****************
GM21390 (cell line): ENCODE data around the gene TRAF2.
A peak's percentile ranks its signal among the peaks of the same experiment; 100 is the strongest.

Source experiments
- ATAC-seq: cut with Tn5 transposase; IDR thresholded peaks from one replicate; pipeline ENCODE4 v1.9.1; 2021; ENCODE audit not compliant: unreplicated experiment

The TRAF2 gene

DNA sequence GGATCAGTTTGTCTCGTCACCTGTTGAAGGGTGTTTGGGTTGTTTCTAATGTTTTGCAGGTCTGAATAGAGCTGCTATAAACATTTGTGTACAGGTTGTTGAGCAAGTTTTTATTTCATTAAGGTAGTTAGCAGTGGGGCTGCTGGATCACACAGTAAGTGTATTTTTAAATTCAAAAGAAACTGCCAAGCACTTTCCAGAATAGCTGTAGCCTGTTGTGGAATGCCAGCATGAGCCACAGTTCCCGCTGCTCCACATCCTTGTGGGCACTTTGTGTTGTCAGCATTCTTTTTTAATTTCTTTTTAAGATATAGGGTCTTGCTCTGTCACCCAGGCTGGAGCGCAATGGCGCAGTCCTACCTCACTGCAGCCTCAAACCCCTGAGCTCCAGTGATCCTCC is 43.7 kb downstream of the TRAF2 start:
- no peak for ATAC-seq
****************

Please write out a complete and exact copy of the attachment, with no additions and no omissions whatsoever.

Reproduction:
GM21390 (cell line): ENCODE data around the gene TRAF2.
A peak's percentile ranks its signal among the peaks of the same experiment; 100 is the strongest.

Source experiments
- ATAC-seq: cut with Tn5 transposase; IDR thresholded peaks from one replicate; pipeline ENCODE4 v1.9.1; 2021; ENCODE audit not compliant: unreplicated experiment

The TRAF2 gene

DNA sequence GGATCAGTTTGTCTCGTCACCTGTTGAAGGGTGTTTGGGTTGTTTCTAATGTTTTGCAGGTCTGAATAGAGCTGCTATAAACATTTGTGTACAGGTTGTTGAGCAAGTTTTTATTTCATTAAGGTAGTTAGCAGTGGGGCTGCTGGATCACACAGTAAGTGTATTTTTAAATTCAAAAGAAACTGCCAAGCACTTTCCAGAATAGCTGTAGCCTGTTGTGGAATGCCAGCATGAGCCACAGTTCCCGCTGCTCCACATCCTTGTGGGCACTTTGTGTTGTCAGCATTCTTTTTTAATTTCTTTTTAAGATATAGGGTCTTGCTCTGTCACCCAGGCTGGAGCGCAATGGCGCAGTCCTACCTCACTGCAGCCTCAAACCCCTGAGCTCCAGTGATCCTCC is 43.7 kb downstream of the TRAF2 start:
- no peak for ATAC-seq